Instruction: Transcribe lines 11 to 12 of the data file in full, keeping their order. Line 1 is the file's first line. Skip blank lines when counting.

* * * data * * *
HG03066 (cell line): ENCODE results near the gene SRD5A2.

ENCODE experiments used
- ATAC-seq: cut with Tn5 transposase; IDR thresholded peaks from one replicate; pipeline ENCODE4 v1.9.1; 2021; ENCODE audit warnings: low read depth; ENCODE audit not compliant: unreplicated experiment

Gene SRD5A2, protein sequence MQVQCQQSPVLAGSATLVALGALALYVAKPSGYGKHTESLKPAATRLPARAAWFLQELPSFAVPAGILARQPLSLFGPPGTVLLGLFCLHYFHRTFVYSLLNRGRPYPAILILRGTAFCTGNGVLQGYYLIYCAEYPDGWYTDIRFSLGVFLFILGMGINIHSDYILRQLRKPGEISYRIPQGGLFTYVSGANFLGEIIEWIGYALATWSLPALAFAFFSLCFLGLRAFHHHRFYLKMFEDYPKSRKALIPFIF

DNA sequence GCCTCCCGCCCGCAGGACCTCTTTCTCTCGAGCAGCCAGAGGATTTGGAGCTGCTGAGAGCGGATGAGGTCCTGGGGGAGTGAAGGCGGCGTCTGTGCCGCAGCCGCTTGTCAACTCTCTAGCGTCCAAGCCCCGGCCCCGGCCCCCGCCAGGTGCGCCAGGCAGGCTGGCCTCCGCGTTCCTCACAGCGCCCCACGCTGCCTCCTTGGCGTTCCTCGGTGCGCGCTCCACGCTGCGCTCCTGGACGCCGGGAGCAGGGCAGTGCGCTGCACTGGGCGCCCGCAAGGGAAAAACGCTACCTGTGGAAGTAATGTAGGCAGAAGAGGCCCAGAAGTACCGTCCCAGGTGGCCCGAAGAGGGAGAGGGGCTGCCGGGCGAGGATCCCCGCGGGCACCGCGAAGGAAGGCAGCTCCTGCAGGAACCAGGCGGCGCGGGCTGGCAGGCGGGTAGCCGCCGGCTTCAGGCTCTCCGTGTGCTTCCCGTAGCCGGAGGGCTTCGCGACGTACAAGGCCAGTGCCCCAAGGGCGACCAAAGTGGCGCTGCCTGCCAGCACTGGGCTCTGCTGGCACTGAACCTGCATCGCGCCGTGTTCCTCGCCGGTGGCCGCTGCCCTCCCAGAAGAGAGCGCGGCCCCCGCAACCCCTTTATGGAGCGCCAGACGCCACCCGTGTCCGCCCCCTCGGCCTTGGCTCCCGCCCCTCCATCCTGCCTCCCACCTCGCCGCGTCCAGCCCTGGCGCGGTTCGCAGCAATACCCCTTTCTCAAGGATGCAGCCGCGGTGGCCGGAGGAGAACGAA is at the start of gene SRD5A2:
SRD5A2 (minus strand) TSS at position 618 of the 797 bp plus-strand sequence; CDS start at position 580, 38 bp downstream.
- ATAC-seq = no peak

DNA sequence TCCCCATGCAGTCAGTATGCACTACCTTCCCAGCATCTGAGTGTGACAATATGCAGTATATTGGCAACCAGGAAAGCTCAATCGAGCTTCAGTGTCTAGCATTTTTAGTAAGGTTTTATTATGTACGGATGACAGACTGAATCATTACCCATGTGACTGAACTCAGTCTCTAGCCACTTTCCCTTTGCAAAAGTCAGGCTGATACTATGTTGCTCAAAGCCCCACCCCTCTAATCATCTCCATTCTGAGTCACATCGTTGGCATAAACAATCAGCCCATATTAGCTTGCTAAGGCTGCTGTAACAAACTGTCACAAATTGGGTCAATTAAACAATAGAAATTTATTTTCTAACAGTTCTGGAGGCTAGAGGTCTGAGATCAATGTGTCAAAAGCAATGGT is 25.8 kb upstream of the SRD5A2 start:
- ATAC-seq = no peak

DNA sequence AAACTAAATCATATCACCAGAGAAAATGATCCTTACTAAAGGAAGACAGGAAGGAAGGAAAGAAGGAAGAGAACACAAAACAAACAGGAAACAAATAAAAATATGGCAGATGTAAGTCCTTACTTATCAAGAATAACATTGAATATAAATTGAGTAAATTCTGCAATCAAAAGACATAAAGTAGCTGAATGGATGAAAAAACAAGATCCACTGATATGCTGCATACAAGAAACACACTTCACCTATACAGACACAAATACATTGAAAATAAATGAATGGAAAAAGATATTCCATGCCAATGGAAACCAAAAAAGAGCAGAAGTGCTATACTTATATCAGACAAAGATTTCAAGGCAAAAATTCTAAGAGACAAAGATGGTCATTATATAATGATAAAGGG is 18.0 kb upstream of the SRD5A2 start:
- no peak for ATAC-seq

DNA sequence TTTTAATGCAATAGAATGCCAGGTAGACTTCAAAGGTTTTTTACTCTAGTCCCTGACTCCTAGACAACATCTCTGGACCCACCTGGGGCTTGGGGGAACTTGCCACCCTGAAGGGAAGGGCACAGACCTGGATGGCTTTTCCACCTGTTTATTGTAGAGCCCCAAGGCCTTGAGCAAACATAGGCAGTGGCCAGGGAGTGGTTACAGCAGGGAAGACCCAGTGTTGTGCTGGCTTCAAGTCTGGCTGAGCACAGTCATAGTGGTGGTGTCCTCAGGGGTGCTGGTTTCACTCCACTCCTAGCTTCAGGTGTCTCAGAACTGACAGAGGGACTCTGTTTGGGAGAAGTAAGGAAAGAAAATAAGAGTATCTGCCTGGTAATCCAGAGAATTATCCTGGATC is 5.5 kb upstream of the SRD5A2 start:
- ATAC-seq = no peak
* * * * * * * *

- no peak for ATAC-seq

DNA sequence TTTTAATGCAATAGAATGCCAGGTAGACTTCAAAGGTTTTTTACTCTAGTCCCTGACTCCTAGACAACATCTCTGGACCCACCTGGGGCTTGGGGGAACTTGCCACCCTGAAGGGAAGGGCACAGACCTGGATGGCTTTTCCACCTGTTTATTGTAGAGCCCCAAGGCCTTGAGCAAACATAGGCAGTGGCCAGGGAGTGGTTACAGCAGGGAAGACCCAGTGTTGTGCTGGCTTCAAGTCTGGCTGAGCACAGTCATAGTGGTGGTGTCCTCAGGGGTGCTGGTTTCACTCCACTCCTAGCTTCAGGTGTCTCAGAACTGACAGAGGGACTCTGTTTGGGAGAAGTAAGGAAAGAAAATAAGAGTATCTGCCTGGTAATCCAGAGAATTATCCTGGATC is 5.5 kb upstream of the SRD5A2 start: